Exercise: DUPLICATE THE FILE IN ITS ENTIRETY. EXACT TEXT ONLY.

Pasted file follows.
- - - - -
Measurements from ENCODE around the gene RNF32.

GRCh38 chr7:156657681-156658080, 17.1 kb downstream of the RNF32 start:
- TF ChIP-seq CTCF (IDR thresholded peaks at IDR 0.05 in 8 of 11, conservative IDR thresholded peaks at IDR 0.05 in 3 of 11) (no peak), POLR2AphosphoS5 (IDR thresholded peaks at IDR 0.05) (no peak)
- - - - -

Measurements from ENCODE around the gene RNF32.

GRCh38 chr7:156657681-156658080, 17.1 kb downstream of the RNF32 start:
- TF ChIP-seq CTCF (IDR thresholded peaks at IDR 0.05 in 8 of 11, conservative IDR thresholded peaks at IDR 0.05 in 3 of 11) (no peak), POLR2AphosphoS5 (IDR thresholded peaks at IDR 0.05) (no peak)